Once finishing off a wave, the next wave will commence, and so on until the end of the night. If any of the waves destroy one of the player's buildings they fail the night. Players are rewarded with XP for completing waves, and money in exchange for the pelts of enemies defeated. Upon leveling up with XP gains, players are awarded a skill point, which is used in an extensive skill tree, players can cater their hero to the style of play they choose[6]

Release and reception[edit]

Aggregate scores
GameRankings(PC) 81.83%[7]
Metacritic(PC) 79/100[8]
Review scores

Sang-Froid was official released for PC on Steam on April 5, 2013.[11] Upon release, Sang-Froid received generally favorable reviews from video game publications. At the review aggregate websites GameRankings and Metacritic, the game holds an average review score of 81.83% and 79 out of 100 respectively.[7][8] Sang-Froid was praised for its Soundtrack, one reviewer stating "...the music is fantastic, with a Celtic influence throughout complete with pipes and flutes. It’s the sort of music I have never heard in any game before, and it’s amazing to see it work so well."[12]

While the innovative gameplay is generally praised, there is some criticism of a certain "handicraft roughness".[9] One reviewer went as far as to say it is "incredibly ugly", and it has "ugly, frayed, and at times blatantly rough edges", but the same reviewer was also able to say that it is "unlike anything I have ever played, it is novel, intelligent, and at times even a subliminal experience".[4]


  1. ^ Phil Savage (November 29, 2012). "Third set of Steam Greenlight games announced". PC Gamer. Retrieved November 27, 2014.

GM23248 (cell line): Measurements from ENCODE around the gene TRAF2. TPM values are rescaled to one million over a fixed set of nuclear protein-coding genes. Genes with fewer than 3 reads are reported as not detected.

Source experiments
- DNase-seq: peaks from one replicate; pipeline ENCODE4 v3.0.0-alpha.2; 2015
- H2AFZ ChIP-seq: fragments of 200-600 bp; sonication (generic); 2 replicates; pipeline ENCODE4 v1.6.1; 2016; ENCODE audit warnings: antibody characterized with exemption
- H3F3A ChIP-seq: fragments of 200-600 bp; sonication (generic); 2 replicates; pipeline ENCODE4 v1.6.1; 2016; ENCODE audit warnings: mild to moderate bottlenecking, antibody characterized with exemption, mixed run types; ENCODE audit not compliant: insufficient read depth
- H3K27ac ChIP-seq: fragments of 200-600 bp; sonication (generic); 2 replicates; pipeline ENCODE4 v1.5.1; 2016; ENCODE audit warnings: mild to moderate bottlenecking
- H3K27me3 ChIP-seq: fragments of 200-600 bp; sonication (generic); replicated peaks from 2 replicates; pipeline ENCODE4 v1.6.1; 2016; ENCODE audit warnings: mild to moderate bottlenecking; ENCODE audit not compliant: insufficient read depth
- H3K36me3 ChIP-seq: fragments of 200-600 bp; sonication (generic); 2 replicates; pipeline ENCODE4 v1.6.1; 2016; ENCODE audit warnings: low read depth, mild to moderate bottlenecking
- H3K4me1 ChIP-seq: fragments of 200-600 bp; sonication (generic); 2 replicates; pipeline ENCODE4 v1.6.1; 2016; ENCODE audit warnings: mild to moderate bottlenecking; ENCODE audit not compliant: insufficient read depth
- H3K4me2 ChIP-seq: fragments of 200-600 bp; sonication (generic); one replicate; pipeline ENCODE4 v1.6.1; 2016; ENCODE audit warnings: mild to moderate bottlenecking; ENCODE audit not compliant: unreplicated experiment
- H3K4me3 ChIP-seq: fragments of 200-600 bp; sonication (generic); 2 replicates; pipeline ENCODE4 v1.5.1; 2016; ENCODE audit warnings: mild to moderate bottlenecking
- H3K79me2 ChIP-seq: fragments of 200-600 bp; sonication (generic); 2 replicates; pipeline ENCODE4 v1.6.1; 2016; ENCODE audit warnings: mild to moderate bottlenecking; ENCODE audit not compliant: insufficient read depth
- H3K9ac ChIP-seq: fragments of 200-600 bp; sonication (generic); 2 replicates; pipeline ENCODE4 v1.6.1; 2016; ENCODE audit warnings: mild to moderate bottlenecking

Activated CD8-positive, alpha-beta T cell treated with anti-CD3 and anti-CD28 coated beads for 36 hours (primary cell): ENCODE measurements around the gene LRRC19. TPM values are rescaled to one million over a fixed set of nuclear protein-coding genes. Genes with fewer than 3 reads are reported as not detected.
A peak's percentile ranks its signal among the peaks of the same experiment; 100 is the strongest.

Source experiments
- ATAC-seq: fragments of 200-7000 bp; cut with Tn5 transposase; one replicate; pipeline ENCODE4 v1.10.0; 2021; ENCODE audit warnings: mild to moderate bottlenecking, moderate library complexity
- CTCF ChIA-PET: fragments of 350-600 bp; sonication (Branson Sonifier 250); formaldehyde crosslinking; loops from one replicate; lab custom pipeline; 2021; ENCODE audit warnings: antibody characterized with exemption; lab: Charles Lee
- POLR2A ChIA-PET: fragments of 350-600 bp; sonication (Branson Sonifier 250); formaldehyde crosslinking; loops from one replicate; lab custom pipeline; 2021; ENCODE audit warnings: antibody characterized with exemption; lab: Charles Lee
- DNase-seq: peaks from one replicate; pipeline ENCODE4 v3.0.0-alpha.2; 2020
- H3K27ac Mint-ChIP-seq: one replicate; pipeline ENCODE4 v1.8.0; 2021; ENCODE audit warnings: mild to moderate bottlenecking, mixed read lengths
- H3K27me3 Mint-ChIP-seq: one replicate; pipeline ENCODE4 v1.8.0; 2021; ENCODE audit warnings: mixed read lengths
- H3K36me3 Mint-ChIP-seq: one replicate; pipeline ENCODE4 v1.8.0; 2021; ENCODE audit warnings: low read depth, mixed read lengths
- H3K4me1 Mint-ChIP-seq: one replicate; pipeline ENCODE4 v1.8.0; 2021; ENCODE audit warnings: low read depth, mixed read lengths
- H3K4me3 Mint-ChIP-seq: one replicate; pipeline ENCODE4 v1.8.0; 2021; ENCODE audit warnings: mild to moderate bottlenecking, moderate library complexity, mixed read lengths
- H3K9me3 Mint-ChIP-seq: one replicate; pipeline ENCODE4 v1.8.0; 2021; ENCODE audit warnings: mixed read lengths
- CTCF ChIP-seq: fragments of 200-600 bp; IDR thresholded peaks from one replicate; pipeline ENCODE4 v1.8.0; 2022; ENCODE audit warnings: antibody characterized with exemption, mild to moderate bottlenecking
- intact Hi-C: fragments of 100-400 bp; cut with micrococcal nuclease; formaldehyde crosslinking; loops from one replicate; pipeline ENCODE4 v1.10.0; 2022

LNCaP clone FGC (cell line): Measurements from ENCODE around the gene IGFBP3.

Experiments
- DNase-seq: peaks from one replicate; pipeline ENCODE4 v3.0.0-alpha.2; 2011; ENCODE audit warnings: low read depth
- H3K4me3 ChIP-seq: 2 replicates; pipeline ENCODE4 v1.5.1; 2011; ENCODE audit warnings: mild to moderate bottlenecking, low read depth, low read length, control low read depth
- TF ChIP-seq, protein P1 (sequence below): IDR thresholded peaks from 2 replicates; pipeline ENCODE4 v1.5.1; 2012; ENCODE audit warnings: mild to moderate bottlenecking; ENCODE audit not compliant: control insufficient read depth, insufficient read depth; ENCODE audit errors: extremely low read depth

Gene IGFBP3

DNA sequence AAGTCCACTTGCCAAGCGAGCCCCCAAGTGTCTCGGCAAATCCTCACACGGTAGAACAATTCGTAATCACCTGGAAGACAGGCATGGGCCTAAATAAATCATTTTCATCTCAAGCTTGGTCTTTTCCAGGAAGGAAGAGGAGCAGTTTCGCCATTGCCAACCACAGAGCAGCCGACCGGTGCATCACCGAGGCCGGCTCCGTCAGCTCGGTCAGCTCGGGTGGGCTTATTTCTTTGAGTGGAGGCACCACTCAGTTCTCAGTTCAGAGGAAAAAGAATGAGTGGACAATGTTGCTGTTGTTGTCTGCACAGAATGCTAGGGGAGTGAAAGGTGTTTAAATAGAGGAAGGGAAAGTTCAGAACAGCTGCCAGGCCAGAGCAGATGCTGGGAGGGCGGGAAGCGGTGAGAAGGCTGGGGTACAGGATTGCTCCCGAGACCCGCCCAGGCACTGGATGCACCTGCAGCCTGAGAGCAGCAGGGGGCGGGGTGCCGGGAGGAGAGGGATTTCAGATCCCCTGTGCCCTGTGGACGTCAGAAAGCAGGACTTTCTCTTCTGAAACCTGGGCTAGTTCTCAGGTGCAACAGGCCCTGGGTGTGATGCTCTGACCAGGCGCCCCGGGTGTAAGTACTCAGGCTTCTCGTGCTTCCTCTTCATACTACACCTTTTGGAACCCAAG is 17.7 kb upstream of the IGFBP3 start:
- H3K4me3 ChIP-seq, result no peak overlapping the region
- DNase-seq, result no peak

2. ^ Denis Talbot (October 24, 2012). "Sang-Froid : un jeu 100 % pure laine". Métro. Retrieved November 27, 2014.
  3. ^ Matthew O'Mara (April 11, 2013). "How a French-Canadian game success started with a teenager's castle at a farm in Quebec". Financial Post. Retrieved November 27, 2014.
  4. ^ a b Zee Salahuddin (April 15, 2013). "Hooked Gamer Sang-Froid Review". Hooked Gamer. Retrieved December 4, 2014.
  5. ^ Tom Chick (April 8, 2013). "Quarter To Three Sang-Froid Review". Quarter To Three. Retrieved December 4, 2014.
  6. ^ a b James Murff (April 18, 2013). "GameFront Sang-Froid Review". GameFront. Retrieved December 4, 2014.
  7. ^ a b "Sang-Froid at Game Rankings". Game Rankings. Retrieved April 5, 2013.
  8. ^ a b "Sang-Froid Reviews, Ratings, Credits, and More". Metacritic. Retrieved April 5, 2013.
  9. ^ a b Christian Donlan (May 27, 2013). "Eurogamer Sang-Froid Review". Eurogamer. Retrieved November 27, 2014.
  10. ^ Nathan Meunier (April 10, 2013). "Gamespot Sang-Froid Review". GameSpot. Retrieved November 27, 2014.
  11. ^ Valve (April 5, 2013). "Now Available - Sang-Froid - Tales of Werewolves". Steam. Retrieved November 27, 2014.
  12. ^ Tom (April 12, 2013). "Calm Down Tom Sang-Froid Review". Calm Down Tom. Retrieved December 4, 2014.